All stakeholders, including Delhi, need to act on bad air: KejriwalUpdated: Dec 07, 2019 22:44 IST
New Delhi: Chief minister Arvind Kejriwal said on Saturday that stubble burning played a key role in pushing up pollution levels in Delhi but admitted that local factors also contributed to the problem and a lot more had to be done by all stakeholders.
The Aam Aadmi Party (AAP) leader made the remark during the closing session of the 17th Hindustan Times Leadership Summit (HTLS), hours after his Punjab counterpart said his state cannot be blamed for the current bad air phase that had pushed the air quality index (AQI) to near “severe” levels.
“No matter how bad Delhi’s pollution levels are today, we admit it is because of the city’s own sources. In the last five years, there has been some improvement, but there is still a lot to be done. Vehicular pollution, industrial pollution and the problem of dust are some local factors,” Kejriwal said when asked about the current deterioration in air quality at a time when the usual trigger – smoke from farm fires in Punjab and Haryana – is not a factor.
“You keep blaming Punjab for the pollution. This morning I couldn’t come from Chandigarh by chopper because of the pollution in Delhi, and Punjab had bright sunshine. So we are not giving any smoke from Punjab. I don’t know where the smoke is coming from... it is coming from within this area,” Punjab chief minister Amarinder Singh said earlier on Saturday.
Kejriwal, during his hour-long session, talked about the AAP government’s one-of-a-kind ‘source apportionment’ project on pollution for which it has collaborated with Washington University. He said that at present, nobody knows the exact source of Delhi’s pollution on a real-time basis.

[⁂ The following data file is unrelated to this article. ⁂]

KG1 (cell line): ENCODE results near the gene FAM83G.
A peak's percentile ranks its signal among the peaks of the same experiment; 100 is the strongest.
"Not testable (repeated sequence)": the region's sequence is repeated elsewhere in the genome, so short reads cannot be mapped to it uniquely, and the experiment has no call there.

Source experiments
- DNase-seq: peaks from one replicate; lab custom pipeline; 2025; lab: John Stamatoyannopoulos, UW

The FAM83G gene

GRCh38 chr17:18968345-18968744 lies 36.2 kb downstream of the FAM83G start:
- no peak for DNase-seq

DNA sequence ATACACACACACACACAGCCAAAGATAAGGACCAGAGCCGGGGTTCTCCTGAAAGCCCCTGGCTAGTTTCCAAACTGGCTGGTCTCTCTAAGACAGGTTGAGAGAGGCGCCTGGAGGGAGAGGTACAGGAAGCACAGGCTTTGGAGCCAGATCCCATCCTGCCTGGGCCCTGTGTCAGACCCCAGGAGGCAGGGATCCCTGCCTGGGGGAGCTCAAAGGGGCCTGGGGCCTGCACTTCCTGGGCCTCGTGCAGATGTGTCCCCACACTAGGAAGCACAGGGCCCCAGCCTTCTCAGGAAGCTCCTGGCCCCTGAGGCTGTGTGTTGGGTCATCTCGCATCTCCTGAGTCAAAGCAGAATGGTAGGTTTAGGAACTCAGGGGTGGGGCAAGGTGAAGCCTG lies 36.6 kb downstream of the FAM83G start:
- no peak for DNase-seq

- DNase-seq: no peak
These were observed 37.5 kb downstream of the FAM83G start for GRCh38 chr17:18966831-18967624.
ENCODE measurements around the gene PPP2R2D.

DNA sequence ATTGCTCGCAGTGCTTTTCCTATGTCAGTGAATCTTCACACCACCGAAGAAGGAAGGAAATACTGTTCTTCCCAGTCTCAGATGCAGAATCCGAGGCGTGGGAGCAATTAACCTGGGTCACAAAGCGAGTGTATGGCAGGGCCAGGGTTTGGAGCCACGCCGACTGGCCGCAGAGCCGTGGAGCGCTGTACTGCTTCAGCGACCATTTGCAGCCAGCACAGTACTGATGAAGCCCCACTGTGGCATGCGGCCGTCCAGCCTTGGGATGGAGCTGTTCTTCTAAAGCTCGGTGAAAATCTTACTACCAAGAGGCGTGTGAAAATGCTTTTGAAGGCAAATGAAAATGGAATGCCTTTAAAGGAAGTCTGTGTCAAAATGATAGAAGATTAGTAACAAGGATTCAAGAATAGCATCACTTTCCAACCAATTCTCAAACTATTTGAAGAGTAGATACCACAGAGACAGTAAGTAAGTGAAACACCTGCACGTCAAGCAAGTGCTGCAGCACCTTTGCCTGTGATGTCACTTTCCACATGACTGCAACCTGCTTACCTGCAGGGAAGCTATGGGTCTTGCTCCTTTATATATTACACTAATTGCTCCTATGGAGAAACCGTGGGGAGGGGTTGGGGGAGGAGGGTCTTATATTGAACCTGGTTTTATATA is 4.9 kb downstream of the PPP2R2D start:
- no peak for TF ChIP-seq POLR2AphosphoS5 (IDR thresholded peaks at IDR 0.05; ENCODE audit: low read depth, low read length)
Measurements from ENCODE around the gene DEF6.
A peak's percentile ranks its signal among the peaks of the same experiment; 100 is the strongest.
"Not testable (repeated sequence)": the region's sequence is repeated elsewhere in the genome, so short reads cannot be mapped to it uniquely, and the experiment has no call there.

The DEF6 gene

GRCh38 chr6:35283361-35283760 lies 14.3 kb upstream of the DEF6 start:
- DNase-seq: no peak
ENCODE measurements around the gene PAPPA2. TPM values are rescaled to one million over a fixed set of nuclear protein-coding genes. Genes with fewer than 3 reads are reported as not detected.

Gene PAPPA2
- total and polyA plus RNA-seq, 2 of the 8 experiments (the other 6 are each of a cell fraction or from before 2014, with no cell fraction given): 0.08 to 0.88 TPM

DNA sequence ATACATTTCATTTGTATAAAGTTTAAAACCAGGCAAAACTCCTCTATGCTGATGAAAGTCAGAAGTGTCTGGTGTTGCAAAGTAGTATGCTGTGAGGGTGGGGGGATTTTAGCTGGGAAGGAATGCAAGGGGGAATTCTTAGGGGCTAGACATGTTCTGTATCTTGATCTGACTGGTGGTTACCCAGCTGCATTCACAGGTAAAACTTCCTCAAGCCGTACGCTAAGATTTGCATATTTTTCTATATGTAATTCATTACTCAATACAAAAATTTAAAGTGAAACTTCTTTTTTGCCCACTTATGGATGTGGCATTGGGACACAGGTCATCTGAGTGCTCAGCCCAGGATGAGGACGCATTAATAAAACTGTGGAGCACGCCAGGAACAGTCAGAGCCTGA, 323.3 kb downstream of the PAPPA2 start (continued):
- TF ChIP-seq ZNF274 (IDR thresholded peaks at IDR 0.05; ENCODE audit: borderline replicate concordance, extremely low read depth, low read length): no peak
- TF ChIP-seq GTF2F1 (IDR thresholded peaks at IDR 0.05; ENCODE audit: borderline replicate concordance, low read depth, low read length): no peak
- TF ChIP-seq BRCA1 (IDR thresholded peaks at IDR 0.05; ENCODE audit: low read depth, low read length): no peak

“Today, as a chief minister, I am unable to know the exact sources of pollution on a daily or monthly basis. For instance, if I could know that today the main cause of pollution in Delhi is industries, then I can shut them down. If it is because of vehicles, then I can roll out the odd-even curbs. But, no such data is available. But from April, we are hoping to get such data,” he said.
While stressing that all stakeholders, including the governments of neighbouring states, needed to make concerted efforts against pollution, which is a year-long activity, Kejriwal remarked that the people in Delhi had supported the government’s strict measures such as odd-even.
“Odd-even was a strict measure. Even my party workers said that wherever such a scheme was implemented in the world, it turned out to be politically suicidal. But I went ahead with it and people participated enthusiastically,” the Delhi CM said.
Training guns on political rivals who have often accused the AAP government in Delhi of indulging in politics of “freebies” ahead of assembly elections, Kejriwal said his government had only worked towards giving people what they deserved when they paid taxes and that there was nothing wrong in that.
Kejriwal said, “India does not need 50 years to become a developed nation. If one has the right intent, that can happen in 10 years.”
With state elections approaching, the Bharatiya Janata Party (BJP) and the Congress have intensified their criticism against AAP for a series of sops such as waiver of power bills and water bill arrears, and for making bus rides free for women.